Why is this important for MSPs?
In the process of understanding the context for an MSP and making the decision than an MSP is required, it is important to explicitly clarify the reasons why the MSP is needed, and from this to clarify the MSP’s scope and mandate. It is important to be sure that the planned MSP is a viable option and serves a clear purpose. Stakeholders will only be interested in and motivated to engage in the MSP if they understand why it would be useful and how it would benefit their interests as well as be useful for advancing nutrition in general. Over time, these reasons may evolve and change, but at the start, there needs to be enough clarity to spark engagement.
The scope of the MSP will set the boundaries for the MSP, and the mandate will help to start to think about its vision. For example, a clear mandate during early stages – such as coordinating how nutrition is integrated into ministerial portfolios – can help make strategic use of information and financing to integrate nutrition into a broad range of programmes and sectors within the government. However, it can happen that the scope of the MSP becomes so wide that little is achieved, so it is best to let the context assessment guide a defined mandate for the initial stages of the MSP, which can then grow and evolve if necessary to match a bigger vision. Another risk is that poorly defined expectations at the start can be a major source of conflict later on in the process.
Having a clear understanding of the reasons of being for the MSP will have implications for how it is set-up, structured and facilitated. Only a few stakeholders will be involved in answering these questions, as it is impossible for everyone to be involved in all aspects (see Establish a steering group). Once it is decided, it will be important to communicate it clearly to all concerned (see Build and Build and maintain stakeholder support and Outline the process). Stakeholders need to have some understanding of how broad or narrow the agenda will be, as this will be important to build and maintain their commitment, and can have an impact on the MSP’s legitimacy.
The scope and mandate of the MSP will be set by defining key areas: the mandate, authority, and decision-making powers of the MSP; the type and number of stakeholders to engage; geographical scope; funding sources; and its main functions. Key questions that can help facilitate the process are:
- Is it clear why an MSP is being set up, and are key stakeholders in agreement?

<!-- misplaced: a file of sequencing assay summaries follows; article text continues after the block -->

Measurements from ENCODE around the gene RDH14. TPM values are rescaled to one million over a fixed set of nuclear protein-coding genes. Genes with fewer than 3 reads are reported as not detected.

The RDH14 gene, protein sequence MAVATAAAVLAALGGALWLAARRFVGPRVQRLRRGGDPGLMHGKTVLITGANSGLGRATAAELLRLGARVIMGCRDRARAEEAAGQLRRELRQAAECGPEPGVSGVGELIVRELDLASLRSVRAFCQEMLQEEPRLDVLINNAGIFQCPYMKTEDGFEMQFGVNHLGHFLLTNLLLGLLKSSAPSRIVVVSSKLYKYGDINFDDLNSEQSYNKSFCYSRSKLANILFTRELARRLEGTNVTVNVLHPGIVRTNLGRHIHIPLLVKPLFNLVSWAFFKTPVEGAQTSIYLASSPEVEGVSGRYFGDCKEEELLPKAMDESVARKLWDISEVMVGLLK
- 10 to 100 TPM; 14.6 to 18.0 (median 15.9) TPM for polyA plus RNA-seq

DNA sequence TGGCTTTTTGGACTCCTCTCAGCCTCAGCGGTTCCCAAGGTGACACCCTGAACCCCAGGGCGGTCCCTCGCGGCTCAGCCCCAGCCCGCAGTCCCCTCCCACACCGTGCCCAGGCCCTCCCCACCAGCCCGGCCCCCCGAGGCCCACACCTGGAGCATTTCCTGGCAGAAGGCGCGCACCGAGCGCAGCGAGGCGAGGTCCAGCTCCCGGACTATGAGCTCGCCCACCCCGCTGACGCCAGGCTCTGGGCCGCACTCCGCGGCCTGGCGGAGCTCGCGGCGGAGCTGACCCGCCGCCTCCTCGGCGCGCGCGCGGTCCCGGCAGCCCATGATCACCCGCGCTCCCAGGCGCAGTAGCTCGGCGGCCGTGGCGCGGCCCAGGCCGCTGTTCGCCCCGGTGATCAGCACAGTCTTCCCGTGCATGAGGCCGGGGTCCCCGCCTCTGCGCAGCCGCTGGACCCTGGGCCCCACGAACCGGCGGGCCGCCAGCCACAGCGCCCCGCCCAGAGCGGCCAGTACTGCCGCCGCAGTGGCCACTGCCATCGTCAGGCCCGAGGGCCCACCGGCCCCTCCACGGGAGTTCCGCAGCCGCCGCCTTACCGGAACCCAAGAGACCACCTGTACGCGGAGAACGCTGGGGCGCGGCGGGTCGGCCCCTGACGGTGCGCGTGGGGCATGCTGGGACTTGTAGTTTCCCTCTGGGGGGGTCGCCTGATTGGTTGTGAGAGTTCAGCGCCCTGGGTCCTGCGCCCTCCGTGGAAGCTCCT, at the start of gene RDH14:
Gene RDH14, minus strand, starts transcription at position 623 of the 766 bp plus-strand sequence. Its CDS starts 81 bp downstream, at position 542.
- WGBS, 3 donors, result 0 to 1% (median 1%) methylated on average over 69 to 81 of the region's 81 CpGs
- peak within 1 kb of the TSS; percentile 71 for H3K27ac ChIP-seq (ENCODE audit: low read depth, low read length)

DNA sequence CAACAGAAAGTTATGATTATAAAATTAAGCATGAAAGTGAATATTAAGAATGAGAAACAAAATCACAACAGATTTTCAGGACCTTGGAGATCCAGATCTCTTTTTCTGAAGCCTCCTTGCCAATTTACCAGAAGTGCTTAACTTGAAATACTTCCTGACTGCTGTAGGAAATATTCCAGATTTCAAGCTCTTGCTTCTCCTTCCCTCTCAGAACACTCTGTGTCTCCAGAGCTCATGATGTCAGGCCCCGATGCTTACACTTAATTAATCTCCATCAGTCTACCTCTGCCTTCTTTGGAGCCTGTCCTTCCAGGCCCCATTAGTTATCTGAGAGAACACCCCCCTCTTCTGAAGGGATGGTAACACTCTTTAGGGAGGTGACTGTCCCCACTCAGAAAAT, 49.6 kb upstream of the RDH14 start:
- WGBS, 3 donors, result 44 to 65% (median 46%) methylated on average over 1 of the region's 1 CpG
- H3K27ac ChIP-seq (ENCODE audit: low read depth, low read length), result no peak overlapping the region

- What are the short and long-term interests of the MSP?
- What is the scope of the work that the MSP wants to do in the short and long term?
- Under what auspices or authority is the MSP being established?
- Is there any legal backing for the MSP, or is it enshrined in policy?
- Is it linked to a formal government process? Is it a voluntary process by the stakeholders?
- Have leaders been identified? Who are the key stakeholders that will drive or undermine the initiative?
Visioning can help MSPs agree on the scope and mandate. This tool is usually done after the problem and situation analysis has been completed (see Situation analysis) and before the detailed planning and decision making process with the involved stakeholders (see Develop detailed action plans). It starts with the question: “What do we want to see in place in 5–10 years as a result of this MSP?” After reviewing the context, individuals brainstorm vision elements, which are shared, clustered, and named. Eventually all the elements are combined in one vision sentence. The vision will provide a basis on which to develop the goal and purpose of the MSP.
Once you have decided on the scope and mandate of the MSP, a partnering agreement may be developed to avoid misunderstanding. This is not usually a contract, rather this is an agreement developed between stakeholders as equals. It outlines their agreement to cooperate, and states explicitly the interests and roles of each stakeholder.
How does this work in practice?
In Guatemala, the President decided that the MSP would become a piece of legislation, establishing the scope and mandate as a law. In 2005, Guatemala passed the National System for Food and Nutrition Security (SINASAN) law. The legal framework reflects the different geographical levels food and nutrition security will engage in, the structures and processes and the stakeholders roles and responsibilities.
In Nepal, on the other hand, sectoral reviews were conducted and strategies were revised for each of these sectors with the larger aim of integration within the MSP. This led the MSP to lay down the action points for each of the ministry towards the achievement of eight outputs as outlined in the country’s nutrition policy. This helped enable a collective vision and shared understanding at the national level.
In Chad, however, a preliminary multi-stakeholder platform for nutrition was set up initially by the National Centre for Nutrition and Food Technology (CNNTA), which is the government’s operational body for nutrition, with the support of Renewed Efforts against Child Hunger and Malnutrition (REACH). The purpose was to assess the nutrition situation and develop a nutrition policy. The process was accelerated with a new team at CNNTA who hired a consultant to develop the National Nutrition and Food Policy and the Inter-sectoral Nutrition and Food Action Plan.